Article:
- Anthem Blue Cross
- Health Net
- Kaiser Permanente
- Blue Shield of California (Covered CA)
- Chinese Community Health Plan (Covered CA – 2019)
- Oscar Health (CalChoice & Covered CA – 2020)
- Sharp Health Plan (CalChoice & Covered CA)
- Sutter Health Plus (CalChoice)
- Western Health Advantage (CalChoice)
- Self-funded employers can reference the UnitedHealthcare current release of business disruption and stop loss support explaining that clients are considered the plan fiduciary. As such, they are the final authority on plan design provisions and should consult with their professional advisors.
- We continue to recommend telemedicine for less urgent care to avoid going into high risk areas.
- Your healthcare benefits should continue to operate as normal, but if you have any questions please reach out to your benefits broker or relevant carrier. We urge you to continue following the latest guidance from the CDC on how to stay informed, protect yourself, and prevent the spread of COVID-19.
- Refer to CDC’s resources for employers and OSHA’s COVID-19 guidance to ensure you are remaining compliant with your legal obligations and ensuring that your workplace is safe for your team. Fisher Phillips’ FAQs for employers may also be a helpful reference.
- Workers may be eligible for leave under FMLA if they are ill due to COVID-19, and the Americans with Disabilities Act (ADA) could also be relevant if a coronavirus-related illness results in a protected disability. As a result, please reference the FMLA and ADA requirements to ensure you are abiding by federal and state leave requirements.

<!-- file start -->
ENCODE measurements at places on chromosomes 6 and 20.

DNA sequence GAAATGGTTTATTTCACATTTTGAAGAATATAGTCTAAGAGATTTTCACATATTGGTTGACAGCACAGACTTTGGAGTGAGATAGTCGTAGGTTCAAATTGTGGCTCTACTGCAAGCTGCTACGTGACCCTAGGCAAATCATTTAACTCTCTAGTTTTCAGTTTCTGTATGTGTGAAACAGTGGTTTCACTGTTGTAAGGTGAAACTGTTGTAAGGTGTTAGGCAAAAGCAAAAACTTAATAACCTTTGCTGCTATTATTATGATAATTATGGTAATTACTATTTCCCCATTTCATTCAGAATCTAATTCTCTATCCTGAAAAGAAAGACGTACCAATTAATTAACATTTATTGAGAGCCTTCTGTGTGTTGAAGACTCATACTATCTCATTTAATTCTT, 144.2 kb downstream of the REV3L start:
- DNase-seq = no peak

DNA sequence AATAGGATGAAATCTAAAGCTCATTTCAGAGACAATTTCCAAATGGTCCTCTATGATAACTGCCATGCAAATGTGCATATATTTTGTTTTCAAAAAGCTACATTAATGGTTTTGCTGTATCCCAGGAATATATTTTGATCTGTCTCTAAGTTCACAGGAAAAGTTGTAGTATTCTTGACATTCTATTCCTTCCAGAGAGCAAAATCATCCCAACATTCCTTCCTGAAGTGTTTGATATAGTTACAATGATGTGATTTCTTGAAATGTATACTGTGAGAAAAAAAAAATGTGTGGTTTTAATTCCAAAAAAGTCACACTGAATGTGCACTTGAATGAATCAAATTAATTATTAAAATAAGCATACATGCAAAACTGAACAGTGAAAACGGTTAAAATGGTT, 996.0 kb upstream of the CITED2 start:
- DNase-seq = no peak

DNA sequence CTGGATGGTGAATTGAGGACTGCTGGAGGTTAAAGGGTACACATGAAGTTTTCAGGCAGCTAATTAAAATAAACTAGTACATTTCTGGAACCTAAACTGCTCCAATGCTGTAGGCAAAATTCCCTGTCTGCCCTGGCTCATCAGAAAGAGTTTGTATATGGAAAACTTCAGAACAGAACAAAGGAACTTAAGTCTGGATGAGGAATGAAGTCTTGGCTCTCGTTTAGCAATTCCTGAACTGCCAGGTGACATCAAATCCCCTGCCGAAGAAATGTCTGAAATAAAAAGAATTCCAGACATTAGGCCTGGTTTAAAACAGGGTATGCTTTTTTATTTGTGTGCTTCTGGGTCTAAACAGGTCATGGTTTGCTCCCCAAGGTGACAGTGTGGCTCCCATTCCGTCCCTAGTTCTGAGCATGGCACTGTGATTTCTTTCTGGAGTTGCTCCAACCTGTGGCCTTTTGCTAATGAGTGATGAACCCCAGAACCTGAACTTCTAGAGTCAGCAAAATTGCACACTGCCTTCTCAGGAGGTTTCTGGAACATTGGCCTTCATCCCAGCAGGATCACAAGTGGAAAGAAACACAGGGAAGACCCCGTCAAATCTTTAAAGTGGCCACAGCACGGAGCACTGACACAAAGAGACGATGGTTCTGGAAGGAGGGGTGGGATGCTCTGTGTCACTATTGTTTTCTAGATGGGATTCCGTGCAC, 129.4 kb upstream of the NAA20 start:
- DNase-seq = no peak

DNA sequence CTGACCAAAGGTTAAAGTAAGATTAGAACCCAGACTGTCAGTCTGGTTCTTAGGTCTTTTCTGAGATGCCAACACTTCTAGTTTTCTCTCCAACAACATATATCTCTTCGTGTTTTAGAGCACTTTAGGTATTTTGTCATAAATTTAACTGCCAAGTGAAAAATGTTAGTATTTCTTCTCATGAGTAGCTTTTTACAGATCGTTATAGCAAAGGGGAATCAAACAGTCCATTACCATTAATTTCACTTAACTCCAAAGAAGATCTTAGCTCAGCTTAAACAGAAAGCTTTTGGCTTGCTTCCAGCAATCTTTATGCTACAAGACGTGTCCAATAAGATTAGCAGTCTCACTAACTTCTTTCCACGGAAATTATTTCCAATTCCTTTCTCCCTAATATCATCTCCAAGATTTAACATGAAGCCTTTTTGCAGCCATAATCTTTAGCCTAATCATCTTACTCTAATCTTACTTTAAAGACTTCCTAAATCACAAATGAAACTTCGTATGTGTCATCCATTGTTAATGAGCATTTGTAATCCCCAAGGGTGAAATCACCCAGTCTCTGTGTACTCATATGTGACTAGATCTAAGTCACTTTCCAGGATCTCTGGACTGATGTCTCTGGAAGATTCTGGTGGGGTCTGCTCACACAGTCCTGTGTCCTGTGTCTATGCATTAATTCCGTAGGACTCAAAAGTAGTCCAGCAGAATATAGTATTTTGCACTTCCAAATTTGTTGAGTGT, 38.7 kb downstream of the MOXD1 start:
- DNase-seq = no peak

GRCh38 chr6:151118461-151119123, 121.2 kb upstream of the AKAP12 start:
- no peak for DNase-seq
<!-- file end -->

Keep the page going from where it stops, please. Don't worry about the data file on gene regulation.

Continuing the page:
We hope you and your employees are healthy and safe during these trying times. Please do not hesitate to reach out to the Newfront employee benefits practice at email@example.com if you have any questions or if we can be of assistance.
The information provided is of a general nature and an educational resource. It is not intended to provide advice or address the situation of any particular individual or entity. Any recipient shall be responsible for the use to which it puts this document. Newfront shall have no liability for the information provided. While care has been taken to produce this document, Newfront does not warrant, represent or guarantee the completeness, accuracy, adequacy, or fitness with respect to the information contained in this document. The information provided does not reflect new circumstances, or additional regulatory and legal changes. The issues addressed may have legal, financial, and health implications, and we recommend you speak to your legal, financial, and health advisors before acting on any of the information provided.